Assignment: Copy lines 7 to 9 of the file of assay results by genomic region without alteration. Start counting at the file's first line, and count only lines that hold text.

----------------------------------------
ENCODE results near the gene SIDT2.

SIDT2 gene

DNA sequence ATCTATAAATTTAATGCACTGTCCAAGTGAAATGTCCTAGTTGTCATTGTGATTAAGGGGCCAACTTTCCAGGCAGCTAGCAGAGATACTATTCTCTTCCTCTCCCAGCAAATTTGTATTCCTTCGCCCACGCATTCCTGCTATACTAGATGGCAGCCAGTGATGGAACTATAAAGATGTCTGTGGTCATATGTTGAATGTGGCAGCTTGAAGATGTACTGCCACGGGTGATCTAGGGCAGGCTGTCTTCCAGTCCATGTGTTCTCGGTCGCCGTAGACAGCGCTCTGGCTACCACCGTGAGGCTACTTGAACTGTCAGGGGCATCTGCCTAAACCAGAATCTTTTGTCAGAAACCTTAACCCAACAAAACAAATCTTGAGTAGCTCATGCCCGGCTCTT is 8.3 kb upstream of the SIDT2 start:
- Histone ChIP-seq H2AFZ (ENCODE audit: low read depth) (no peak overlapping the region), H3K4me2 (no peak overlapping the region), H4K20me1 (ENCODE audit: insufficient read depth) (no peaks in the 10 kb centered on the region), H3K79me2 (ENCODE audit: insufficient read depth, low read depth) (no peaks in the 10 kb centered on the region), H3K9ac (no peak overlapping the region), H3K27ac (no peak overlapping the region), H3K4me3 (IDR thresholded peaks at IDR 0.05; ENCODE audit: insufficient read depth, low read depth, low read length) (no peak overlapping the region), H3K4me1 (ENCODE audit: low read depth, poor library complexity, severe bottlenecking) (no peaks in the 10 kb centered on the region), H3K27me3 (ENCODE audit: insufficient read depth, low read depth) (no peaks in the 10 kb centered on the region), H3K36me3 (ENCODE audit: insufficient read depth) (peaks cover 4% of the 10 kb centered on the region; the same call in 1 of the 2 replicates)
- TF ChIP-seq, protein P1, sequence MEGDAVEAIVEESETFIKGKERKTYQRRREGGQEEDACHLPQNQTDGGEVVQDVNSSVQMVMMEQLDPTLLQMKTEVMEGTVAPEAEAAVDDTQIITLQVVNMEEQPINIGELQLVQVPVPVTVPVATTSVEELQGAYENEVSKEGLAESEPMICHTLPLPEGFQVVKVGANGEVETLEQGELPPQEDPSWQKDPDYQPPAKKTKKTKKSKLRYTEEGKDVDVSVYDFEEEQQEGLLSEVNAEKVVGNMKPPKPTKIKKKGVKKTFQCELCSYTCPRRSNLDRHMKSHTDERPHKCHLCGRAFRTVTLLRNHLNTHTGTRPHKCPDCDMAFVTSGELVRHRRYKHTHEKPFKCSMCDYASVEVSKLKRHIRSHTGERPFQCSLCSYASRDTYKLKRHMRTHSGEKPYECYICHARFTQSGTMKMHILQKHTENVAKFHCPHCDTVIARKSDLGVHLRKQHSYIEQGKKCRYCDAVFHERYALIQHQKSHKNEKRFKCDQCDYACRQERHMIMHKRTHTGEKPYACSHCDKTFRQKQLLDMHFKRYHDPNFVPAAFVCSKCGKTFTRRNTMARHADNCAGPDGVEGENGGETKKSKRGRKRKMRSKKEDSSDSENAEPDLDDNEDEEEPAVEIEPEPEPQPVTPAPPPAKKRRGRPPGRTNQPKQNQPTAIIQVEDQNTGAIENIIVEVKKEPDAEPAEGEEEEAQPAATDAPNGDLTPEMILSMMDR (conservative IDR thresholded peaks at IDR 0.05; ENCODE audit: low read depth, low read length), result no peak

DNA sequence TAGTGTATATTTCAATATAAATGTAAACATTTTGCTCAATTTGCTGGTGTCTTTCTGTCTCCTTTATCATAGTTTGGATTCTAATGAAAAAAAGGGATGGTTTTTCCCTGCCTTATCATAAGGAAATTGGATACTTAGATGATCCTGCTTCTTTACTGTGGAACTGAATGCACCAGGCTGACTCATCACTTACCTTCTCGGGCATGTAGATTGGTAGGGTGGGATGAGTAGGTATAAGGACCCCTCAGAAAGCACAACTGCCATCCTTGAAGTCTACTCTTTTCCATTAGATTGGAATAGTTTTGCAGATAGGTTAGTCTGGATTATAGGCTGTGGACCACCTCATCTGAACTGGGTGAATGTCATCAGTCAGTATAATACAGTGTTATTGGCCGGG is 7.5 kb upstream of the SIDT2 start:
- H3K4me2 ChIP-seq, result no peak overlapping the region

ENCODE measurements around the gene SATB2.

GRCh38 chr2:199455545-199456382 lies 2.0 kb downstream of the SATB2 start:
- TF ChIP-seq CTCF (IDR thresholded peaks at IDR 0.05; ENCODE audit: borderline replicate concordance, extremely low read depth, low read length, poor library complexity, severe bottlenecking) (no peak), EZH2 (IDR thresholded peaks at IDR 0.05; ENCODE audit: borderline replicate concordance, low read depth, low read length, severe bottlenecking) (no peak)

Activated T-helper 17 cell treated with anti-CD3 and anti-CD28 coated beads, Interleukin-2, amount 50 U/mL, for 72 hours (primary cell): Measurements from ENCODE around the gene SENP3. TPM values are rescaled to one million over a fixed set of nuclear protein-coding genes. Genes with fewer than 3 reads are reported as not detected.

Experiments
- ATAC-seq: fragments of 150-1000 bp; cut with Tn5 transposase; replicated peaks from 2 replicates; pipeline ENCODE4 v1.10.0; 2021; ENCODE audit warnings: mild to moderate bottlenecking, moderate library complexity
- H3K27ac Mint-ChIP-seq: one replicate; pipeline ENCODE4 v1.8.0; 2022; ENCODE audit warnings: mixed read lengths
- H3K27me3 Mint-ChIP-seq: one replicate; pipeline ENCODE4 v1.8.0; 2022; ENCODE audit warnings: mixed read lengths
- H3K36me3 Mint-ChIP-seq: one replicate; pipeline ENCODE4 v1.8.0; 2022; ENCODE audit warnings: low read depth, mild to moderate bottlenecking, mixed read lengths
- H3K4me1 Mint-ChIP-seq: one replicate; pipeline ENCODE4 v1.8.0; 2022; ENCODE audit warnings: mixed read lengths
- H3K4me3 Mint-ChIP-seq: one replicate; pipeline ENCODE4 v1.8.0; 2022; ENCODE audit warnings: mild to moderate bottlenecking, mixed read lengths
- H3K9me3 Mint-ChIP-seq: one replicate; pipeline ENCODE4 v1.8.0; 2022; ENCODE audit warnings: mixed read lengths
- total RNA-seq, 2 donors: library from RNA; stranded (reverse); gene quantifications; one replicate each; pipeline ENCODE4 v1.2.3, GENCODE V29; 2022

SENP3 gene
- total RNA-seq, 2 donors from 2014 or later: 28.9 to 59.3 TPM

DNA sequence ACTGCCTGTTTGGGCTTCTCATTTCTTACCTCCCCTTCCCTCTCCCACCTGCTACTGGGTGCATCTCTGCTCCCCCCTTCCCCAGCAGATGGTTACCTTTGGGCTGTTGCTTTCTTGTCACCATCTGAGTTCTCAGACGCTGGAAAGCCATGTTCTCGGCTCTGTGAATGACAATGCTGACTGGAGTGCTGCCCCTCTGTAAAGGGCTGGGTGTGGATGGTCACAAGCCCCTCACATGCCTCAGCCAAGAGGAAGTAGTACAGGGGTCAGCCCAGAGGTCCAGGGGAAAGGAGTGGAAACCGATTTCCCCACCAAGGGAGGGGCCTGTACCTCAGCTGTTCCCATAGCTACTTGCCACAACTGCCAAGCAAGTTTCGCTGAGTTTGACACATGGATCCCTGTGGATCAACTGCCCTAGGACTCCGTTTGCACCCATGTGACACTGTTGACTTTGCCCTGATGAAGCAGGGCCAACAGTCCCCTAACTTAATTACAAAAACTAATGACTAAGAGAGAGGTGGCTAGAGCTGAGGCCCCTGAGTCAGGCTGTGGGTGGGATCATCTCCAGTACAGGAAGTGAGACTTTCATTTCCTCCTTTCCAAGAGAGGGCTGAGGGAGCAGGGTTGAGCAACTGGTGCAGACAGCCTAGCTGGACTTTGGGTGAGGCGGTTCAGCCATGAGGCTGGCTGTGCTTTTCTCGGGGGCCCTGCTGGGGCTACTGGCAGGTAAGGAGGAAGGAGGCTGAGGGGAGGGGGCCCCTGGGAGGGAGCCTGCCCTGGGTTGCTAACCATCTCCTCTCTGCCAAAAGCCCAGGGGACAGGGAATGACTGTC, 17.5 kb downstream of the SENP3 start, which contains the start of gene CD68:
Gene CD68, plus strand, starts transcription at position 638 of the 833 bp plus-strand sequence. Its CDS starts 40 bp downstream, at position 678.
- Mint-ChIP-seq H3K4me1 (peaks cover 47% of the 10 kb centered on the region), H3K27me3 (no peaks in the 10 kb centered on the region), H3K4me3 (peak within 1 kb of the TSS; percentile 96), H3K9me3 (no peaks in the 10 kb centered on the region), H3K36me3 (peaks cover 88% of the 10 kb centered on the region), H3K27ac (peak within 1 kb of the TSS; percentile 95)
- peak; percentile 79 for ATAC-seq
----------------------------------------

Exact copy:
- H3K4me2 ChIP-seq, result no peak overlapping the region

ENCODE measurements around the gene SATB2.

GRCh38 chr2:199455545-199456382 lies 2.0 kb downstream of the SATB2 start: